Margery sent me a card for my birthday with the caption above and I love the image as much as she did. It depicts a young woman in slacks, flats and a cowl neck sweater with a fiftiesish short curled hairdo studying a map while propped on a stone wall and the hood of her car. There is a view beyond her, but she is scowling a bit at the map. (my wordpress app keeps crashing or I would add the image here for you, but I realized while describing it that images are so easy to add to blog posts and often substitute for me writing a post)
The idea that a physical journey and map can get me to where I want to go mentally is irresistible. This week I bought two new guidebooks, one to the Appalachian Trail in New York and New Jersey and the other to the Thames Path, UK. I immediately began planning both journeys. The AT can be accessed by $35 bus from Port Authority to the Delaware Water Gap and followed until I reach the Pawling stop on Metro North’s Harlem line. $16 to get back to Grand Central Terminal. The distance is approximately 184 miles. It would take about three weeks and lodging costs would be minimal as it is free to camp along the AT in designated shelters. Food costs would be about $50 a week I estimate based on a high protein (peanut butter and almonds) and dried carbs diet. I ordered a Kelly Kettle so I could drink coffee and make ramen noodles. I bought a new water bottle.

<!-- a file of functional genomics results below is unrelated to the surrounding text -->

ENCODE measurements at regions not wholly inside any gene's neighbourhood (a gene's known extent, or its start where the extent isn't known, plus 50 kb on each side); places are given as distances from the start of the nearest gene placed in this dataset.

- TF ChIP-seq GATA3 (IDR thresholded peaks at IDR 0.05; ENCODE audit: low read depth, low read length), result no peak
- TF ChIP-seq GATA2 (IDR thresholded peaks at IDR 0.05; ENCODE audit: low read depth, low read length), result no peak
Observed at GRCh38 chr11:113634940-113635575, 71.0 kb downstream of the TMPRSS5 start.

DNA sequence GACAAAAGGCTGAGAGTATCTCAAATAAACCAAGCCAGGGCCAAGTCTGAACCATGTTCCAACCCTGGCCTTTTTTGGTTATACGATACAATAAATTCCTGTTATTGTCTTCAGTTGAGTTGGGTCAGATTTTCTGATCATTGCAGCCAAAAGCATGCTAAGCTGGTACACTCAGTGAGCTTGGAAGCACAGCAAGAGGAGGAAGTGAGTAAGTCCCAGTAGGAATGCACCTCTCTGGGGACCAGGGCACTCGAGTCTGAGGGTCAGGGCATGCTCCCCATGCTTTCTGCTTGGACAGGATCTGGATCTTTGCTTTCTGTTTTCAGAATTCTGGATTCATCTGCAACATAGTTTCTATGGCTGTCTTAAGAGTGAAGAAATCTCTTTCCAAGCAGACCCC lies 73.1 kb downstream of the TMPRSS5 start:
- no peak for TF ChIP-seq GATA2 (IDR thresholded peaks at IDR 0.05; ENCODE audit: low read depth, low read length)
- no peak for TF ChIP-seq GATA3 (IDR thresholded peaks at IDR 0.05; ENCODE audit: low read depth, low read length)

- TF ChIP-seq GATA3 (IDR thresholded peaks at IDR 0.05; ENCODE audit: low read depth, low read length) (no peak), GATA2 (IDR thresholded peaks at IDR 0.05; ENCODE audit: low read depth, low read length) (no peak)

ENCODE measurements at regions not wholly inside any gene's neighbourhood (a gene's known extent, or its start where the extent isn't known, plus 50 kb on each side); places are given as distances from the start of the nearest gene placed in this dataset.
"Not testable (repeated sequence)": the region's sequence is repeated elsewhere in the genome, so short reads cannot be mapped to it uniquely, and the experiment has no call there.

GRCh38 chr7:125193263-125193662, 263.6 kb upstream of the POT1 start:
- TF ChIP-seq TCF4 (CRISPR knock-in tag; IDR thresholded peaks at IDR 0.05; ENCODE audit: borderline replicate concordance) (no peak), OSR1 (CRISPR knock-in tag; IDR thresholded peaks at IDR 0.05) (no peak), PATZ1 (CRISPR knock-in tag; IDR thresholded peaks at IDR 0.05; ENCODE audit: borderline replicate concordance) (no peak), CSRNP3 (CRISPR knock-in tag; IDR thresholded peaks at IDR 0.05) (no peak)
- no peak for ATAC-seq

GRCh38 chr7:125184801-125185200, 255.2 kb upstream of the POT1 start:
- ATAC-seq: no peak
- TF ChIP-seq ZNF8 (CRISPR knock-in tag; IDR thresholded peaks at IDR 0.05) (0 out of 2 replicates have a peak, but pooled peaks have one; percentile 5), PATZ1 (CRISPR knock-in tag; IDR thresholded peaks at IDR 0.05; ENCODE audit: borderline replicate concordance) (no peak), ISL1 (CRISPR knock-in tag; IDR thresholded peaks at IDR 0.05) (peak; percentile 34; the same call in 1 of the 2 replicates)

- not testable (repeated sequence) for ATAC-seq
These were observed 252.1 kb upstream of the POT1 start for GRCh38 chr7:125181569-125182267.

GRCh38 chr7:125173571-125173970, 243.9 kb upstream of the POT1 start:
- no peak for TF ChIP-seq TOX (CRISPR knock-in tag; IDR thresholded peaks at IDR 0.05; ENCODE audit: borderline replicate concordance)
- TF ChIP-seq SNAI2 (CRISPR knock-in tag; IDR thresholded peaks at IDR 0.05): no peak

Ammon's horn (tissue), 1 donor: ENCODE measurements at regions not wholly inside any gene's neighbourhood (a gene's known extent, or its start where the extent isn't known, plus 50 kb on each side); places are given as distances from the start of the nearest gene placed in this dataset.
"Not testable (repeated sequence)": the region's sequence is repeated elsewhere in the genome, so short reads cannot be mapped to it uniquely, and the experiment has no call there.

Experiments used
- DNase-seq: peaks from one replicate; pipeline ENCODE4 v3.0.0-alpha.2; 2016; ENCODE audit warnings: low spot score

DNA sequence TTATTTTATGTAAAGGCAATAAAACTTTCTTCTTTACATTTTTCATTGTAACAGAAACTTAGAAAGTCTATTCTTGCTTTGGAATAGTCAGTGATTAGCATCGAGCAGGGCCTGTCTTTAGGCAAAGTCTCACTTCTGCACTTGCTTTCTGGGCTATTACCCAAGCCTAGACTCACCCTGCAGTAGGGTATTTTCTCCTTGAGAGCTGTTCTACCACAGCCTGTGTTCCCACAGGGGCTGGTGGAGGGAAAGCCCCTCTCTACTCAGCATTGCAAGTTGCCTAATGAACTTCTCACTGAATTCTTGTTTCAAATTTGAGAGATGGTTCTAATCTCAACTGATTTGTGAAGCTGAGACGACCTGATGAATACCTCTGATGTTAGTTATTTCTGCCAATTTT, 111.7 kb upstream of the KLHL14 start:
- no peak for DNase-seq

The AT has previously been as appealing as elective surgery, since I read Bill Bryson’s A Walk In the Woods. It is an uncompromisingly American journey and prides itself on being something that you have to quit your job to complete, takes six months and seems to deliberately avoid the most scenic parts of the states it travels to. Many people view it as yet another accomplishment to strive for that only “counts” if you do it all at once, faster, lighter, and with better gear than everyone else. Ugh. Also, no pubs, no tearooms, and the company who seek to do the above seem a bit unhinged, at least from their forum posts and YouTube channels.
However, the trail was originally designed not for dissatisfied tech workers looking for a reason to agressively grow beards and avoid showering but instead for folks like me, living in urban areas along the coast, to be able to get out into nature easily and build a relationship with our local wilderness.
I saw a Cooper’s Hawk on our corner this week, while walking Caper. It was huge, juvenile, and sitting on an iron railing six stories above my busy corner. There is no need to do anything special to connect with nature, we are in it and it is in us. We just need to look around.
However, I still desperately want to go on long distance walks and the AT does seem to be a convenient and bargain alternative to any of the wonderful British National Trails that I’ve been contemplating for several years.
Is it important to interrogate why or is it best to act and then sort out the results?